It seems a staid approach after three decades of output to simply brush up the enigma of Maynard James Keenan and Tool with superlatives. But Keenan’s envious regimen, in particular, is just too readymade for hyperbole. At the heart of it, Keenan and Tool are a study in contrasts—an anti-personae they’ve helped cultivate purposefully for their own twisted media lampooning over the years. Keenan, as de facto personality of the Tool juggernaut, is a seeker of knowledge and the breacher of goals one minute, court jester the next, fatalist idol-decrier down the line. The shapeshifting demeanor of one of rock ‘n’ roll’s most notoriously reclusive performers (yes, the same artist who has dressed in a full Robocop costume onstage, as well as myriad other androgynous guises) is as fascinating as it is confounding.
Tool has remained plenty busy over the 13 years since the release of their last album, 2006’s 10,000 Days. At the end of August, the band was somewhat reintroduced into the modern cultural zeitgeist (and to some millennials for the first time) with the long-awaited release of their fifth record, Fear Inoculum. The album debuted at No. 1 on the Billboard 200, knocking Taylor Swift out of the top position, a perhaps unexpected byproduct of more than a decade of the Tool Army’s pent-up anticipation. Keenan, in response, somewhat courted the backlash from clueless Swift fans by re-Tweeting a fan-made meme depicting Keenan as Thanos conjuring the disintegration of the hapless pop singer.
The confusion caused by the dethroning of Swift is, regrettably, understandable; Tool was one of the last major holdouts of allowing their music to be streamed on service apps like Spotify, iTunes and others. The official announcement of the release date of Fear Inoculum also included an announcement that the streaming embargo had been lifted on July 29 of this year. As of this writing, the title track of the new record had garnered 16 million plays.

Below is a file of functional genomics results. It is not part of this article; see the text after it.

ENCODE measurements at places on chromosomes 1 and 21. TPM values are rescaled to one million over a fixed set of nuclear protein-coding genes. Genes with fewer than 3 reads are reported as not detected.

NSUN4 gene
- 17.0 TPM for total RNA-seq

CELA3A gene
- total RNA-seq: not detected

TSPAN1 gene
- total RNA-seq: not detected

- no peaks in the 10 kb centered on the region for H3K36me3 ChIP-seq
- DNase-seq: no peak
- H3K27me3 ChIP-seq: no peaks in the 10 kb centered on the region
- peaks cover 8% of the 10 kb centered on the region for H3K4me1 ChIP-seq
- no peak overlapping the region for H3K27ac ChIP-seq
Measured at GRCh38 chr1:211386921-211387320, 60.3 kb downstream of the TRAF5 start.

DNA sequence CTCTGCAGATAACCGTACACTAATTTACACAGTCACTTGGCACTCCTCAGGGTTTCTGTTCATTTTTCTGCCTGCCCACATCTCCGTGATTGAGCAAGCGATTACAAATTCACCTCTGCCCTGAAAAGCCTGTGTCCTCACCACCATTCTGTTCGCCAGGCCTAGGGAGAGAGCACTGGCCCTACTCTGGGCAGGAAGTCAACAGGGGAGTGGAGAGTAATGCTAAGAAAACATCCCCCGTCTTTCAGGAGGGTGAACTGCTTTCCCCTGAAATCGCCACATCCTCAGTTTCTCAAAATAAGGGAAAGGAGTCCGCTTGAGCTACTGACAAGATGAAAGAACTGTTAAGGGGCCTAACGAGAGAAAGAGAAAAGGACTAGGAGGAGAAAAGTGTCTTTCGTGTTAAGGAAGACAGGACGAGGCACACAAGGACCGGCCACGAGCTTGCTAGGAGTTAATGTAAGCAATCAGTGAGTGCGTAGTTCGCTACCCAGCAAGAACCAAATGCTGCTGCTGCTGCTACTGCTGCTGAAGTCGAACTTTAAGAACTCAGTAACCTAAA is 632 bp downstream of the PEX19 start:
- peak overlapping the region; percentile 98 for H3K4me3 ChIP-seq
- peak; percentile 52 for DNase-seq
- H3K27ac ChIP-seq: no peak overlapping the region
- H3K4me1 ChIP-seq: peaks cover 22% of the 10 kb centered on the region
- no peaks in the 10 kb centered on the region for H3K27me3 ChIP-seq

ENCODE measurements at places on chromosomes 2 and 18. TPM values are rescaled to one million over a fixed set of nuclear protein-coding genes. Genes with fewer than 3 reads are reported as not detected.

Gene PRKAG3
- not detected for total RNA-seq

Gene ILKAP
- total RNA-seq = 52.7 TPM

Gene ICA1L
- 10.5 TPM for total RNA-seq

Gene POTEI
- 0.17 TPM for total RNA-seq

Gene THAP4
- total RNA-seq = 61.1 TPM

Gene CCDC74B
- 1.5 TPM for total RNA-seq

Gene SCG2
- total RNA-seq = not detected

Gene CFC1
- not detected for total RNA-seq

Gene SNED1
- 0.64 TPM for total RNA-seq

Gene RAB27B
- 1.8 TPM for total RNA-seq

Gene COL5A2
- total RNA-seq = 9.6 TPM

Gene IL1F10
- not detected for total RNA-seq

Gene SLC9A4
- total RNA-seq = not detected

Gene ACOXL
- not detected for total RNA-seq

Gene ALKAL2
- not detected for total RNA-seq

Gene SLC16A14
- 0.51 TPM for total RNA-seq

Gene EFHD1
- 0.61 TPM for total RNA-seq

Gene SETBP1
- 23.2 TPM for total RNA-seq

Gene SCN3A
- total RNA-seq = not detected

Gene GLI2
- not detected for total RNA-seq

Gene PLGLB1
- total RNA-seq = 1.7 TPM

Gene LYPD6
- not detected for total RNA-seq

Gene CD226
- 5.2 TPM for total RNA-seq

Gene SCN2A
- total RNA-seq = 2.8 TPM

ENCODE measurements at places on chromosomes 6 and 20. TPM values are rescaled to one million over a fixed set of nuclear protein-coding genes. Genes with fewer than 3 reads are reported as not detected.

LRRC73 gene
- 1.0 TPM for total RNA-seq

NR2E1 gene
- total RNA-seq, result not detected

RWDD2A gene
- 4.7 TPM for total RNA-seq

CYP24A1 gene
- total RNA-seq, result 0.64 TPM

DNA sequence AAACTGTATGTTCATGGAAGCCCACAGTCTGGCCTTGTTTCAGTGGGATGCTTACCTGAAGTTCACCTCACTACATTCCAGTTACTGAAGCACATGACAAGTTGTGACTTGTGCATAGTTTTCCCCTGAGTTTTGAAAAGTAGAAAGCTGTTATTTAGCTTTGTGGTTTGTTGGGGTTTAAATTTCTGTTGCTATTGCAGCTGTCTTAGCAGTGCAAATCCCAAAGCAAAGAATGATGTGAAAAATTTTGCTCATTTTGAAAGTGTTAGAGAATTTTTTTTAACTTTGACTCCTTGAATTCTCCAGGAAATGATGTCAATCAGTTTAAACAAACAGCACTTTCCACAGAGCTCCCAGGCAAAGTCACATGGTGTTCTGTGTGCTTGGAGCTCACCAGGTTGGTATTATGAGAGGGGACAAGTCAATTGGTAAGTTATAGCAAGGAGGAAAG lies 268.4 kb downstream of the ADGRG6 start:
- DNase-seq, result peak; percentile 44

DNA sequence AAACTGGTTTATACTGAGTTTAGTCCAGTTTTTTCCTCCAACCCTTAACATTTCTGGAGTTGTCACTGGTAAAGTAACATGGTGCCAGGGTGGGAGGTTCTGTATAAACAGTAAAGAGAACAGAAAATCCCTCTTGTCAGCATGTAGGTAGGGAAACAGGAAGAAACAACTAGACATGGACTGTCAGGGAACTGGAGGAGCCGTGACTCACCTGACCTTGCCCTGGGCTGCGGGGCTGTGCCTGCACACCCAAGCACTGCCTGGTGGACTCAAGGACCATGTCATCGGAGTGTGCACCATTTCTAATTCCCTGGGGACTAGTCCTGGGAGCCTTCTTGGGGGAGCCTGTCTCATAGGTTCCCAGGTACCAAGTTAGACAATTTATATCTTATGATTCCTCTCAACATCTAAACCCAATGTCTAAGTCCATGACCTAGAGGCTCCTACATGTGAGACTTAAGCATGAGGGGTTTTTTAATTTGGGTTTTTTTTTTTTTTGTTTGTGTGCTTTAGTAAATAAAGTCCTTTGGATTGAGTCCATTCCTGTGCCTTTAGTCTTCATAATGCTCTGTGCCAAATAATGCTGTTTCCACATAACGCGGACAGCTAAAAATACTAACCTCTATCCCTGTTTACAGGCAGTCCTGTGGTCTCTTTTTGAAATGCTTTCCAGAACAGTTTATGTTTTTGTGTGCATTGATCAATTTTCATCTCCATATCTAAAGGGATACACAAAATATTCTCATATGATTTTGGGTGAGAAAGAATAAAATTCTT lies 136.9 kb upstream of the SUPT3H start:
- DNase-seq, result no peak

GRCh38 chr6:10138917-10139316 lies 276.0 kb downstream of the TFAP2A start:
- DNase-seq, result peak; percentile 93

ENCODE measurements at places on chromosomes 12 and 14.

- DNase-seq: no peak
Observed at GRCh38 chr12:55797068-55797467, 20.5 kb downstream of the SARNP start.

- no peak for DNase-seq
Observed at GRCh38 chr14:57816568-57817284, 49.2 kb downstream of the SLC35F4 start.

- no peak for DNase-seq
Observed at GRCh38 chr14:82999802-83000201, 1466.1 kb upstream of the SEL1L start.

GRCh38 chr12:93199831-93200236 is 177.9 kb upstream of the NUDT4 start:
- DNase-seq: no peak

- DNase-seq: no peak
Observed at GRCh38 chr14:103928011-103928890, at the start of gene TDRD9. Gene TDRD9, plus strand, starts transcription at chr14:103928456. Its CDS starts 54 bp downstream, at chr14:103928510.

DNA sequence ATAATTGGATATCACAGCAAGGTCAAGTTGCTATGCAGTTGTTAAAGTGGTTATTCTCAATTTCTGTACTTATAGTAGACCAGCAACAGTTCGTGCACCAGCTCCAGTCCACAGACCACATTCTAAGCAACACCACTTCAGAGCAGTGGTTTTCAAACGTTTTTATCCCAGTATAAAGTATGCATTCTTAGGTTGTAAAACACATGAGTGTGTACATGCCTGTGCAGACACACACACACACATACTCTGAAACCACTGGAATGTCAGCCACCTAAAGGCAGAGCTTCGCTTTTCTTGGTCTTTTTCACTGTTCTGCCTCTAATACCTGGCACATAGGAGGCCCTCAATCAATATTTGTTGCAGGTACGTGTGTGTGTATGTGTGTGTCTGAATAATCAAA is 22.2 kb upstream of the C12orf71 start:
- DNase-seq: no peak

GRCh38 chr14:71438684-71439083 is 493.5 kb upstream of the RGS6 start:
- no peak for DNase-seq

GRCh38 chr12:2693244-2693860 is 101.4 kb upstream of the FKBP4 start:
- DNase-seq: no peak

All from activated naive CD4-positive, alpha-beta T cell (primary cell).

Yes, it’s been a fun sort of comeback thus far.
Ignoring the social media back-and-forth spawned by its release (Keenan also came under scrutiny this year by online teenybopper automatons for tweeting “#bummer” when Justin Beiber acknowledged his love of Tool in an Instagram post), Fear Inoculum on its own merit is a startling collection of progressive neo-metal that shows the depth of the band’s emotional and spiritual arsenal. Keenan’s vocals, as ever, are a centerpiece to a long and winding curation of radical sound.
In each of his musical endeavors—for the uninitiated, he is also the vocalist for A Perfect Circle, and his catchall solo cabaret project Puscifer—Keenan’s voice has the capacity to invoke spiritually provocative ululations and honey-sweet asides, as well as hellish conjurings of evil. Tool has garnered a worldwide fan base made up of obsessive disciples, often blinded by the magic in the music, forgetting the multifaceted humanity of the four guys writing it. Keenan, in turn, has gone on record against the kind of idolatry that seems to follow him around.
As such, he fled Los Angeles during the prime of Tool’s ascension, settling in the small former mining town of Jerome, Arizona, population 455. The intimacy of the region, though, suits Keenan’s community-minded milieu.
“I’m from a small town in Ohio, and grew up in an even smaller town in Michigan,” said Keenan in a recent email interview with Submerge. “The Verde Valley resonates with my core. And for the most part it’s much easier to identify the Living from the Zombies and Vampires I started to encounter in L.A. after the success.”